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3.1 - 3.5 Business

Vocabulary

TermDefinition
Business angels wealthy/entrepreneurial investors who risk money in small to medium sized businesses that have high growth potential
capital expenditure spending by businesses on fixed assets such as the purchase of land and buildings
creditors individuals that the business owes money to
debentures long-term loan to a business with the promise of fixed annual interest payments to the debenture holders
external financing getting sources of finance from outside the organization
factoring financial service whereby a factor (bank) collects debts on behalf of other business in return for a fee
leasing (hiring) leasing company owns the equipment and hires it out to the customer
non-recourse debt factoring financial service where a debt factor protects its customers against bad debts that they might incur
overdrafts allows business to spend in excess of the amount in its account up to a predetermined limit
revenue expenditure spending on a day-to-day running of a business
sources of finance where or how businesses obtain their funds
working capital (net current assets) day to day money that is available for the business
accounting rate of return investment appraisal method that calculates the average annual profit of an investment project; expressed as percentage of the initial sum of money invested
discounted cash flow investment appraisal technique that reduces the value of money that a business receives in future years
investment appraisal financial decision-making tool that helps managers to assess whether certain investment projects should be undertaken based mainly on quantitative techniques
net present value investment appraisal technique that calculates the total discounted cash flows, minus the initial cost of the investment project
payback period investment appraisal technique which estimates the length of time that it takes to recoup the initial cash outflow of a project
qualitative investment appraisal judging whether or not an investment project is worthwhile based on non-numerical factors; intuition rather than scientific decision-making
quantitative investment appraisal judging whether or not an investment project is worthwhile based on numerical factors
assets items owned by a business that have monetary value; can be fixed or current
cash actual money a business has received from selling its products; cash in hand or cash at bank
cash flow transfer or movement of money into and out of an organization
cash flow forecast financial document that shows the predicted future cash inflows and cash outflows for a business over a trading period
cash flow statement financial document that records the actual cash inflows and cash outflows for a business over a specified trading period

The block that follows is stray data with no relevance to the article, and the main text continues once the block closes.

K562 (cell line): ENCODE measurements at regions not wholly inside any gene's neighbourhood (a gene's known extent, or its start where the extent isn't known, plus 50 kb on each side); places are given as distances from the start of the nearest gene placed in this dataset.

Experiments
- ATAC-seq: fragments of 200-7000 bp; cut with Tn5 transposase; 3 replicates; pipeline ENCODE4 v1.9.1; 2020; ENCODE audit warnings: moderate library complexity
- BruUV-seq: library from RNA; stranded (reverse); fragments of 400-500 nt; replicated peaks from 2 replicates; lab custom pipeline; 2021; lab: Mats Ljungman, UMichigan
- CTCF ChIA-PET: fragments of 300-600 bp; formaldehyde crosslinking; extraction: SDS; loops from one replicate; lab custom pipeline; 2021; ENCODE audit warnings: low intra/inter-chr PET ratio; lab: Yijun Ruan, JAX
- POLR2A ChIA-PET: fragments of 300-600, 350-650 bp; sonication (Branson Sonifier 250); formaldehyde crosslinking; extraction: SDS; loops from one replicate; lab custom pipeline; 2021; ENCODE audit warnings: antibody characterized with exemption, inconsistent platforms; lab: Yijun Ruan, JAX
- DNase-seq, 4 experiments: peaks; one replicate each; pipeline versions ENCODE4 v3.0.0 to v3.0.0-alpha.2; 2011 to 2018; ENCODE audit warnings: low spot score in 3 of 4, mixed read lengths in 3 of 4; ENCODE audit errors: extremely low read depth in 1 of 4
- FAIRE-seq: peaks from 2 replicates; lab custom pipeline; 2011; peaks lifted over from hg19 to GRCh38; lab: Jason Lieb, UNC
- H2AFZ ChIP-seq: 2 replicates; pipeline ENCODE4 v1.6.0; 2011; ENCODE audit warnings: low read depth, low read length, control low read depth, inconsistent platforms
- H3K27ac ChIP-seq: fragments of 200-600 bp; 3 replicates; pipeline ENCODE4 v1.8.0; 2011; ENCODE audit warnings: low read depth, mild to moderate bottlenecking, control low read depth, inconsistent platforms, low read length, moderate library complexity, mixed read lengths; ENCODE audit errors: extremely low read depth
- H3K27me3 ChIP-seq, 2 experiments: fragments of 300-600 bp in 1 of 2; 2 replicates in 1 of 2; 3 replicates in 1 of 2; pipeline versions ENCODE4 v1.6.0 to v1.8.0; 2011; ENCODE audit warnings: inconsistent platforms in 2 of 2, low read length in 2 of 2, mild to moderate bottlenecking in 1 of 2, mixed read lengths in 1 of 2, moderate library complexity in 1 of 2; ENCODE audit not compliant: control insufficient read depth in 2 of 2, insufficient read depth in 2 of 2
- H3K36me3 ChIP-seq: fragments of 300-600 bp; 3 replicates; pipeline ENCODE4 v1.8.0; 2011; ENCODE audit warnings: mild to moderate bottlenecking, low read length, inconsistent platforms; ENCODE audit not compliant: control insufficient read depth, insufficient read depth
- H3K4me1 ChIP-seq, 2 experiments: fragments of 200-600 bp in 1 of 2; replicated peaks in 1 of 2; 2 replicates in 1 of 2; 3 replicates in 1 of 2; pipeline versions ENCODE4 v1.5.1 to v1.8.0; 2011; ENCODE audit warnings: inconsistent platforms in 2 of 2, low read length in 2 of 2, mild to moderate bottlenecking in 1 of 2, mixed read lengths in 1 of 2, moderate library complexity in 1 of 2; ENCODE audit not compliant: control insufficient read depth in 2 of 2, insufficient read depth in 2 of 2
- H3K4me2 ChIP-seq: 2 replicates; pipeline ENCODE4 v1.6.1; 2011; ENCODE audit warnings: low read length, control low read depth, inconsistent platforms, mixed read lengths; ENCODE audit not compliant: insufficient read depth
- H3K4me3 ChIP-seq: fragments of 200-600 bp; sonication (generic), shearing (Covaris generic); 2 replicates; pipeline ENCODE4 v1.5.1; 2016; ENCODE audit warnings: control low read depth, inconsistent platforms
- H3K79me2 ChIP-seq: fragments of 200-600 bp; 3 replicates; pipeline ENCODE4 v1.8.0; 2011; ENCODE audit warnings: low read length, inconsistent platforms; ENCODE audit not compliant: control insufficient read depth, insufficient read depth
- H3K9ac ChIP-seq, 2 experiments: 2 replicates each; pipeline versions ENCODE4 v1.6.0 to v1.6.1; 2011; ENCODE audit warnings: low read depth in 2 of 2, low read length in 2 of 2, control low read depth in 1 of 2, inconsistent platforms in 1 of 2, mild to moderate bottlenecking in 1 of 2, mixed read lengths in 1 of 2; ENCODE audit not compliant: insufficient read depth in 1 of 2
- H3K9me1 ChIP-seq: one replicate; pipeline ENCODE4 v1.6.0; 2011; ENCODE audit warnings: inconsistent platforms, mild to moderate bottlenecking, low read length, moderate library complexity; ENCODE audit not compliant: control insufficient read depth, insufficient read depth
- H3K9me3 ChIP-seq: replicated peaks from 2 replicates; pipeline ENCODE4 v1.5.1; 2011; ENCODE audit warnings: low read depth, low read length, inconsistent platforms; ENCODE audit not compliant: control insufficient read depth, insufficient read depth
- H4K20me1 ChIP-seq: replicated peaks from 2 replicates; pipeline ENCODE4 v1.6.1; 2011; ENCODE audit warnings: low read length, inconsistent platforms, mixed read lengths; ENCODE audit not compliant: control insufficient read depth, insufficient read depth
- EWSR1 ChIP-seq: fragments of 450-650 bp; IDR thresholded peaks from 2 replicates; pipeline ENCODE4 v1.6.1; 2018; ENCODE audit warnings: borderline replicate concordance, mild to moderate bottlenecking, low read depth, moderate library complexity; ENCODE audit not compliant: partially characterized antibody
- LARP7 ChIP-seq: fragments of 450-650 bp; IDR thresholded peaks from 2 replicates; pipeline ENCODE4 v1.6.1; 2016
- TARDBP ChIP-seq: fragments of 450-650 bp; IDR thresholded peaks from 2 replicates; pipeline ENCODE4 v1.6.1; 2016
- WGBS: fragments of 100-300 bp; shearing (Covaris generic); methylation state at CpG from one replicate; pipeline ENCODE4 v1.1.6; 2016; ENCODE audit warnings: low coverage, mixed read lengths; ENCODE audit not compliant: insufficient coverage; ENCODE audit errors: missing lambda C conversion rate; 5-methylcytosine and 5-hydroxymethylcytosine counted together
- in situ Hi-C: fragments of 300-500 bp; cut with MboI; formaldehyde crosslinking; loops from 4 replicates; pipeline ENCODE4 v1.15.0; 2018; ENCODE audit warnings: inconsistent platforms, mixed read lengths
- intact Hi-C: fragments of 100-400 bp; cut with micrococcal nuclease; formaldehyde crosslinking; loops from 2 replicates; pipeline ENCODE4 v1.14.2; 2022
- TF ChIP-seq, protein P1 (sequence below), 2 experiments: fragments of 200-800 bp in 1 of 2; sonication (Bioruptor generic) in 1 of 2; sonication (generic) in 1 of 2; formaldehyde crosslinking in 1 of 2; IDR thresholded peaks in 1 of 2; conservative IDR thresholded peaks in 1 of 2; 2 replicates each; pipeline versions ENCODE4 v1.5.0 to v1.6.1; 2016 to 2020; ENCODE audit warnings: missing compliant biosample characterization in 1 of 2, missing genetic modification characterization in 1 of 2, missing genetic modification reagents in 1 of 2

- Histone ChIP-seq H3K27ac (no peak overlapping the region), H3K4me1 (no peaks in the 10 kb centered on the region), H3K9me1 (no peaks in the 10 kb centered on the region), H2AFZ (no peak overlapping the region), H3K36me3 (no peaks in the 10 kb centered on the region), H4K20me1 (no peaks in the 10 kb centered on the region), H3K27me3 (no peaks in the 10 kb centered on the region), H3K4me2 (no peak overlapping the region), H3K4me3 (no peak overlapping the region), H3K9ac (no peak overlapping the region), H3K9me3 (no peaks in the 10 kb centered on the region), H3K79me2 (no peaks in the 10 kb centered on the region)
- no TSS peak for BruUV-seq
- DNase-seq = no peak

closing balance value of cash left in a business at the end of the month; closing balance = opening balance plus net cash flow
current assets resources that belong to a business that are intended to be used in the next twelve months (cash, debtors, stocks)
creditors businesses that have sold goods or services on credit and will collect this money at a future date (accounts payable)
debtors private customers or commercial customers who have purchased goods or services on credit and owe the business money (accounts receivable)
expenses spending in working capital of a business (costs of productions, salaries, raw materials, rent, advertising)
liabilities debts owed by a business
liquidity ability of a business to convert assets into cash quickly and without a fall in its value
liquidity crisis cash flow emergency situation where a business does not have enough cash to pay its current liabilities
net cash flow cash that is left over after cash outflows have been accounted for from the cash inflows
overheads costs not directly associated with the production process but necessary for providing and maintaining business operations (lighting, rent, security, insurance)
stocks (inventories) physical goods that a business has in its possession for further production
budget financial plan for expected revenue and expenditure for an organization for a given period of time
budget holder a person who has been placed in charge of a budget
budgetary control use of corrective measures taken to ensure that actual performance equals the budgeted performance
contingency fund name given to a reserve budget that is set aside for emergency and backup use
master budget overall or consolidated budget comprised of all the separate budgets within an organization
SMART budgeting budgets that are specficic, measurable, agreed, realistic, and time constrained
variance any discrepancy between actual outcomes and budgeted outcomes
Created by: randy_gardner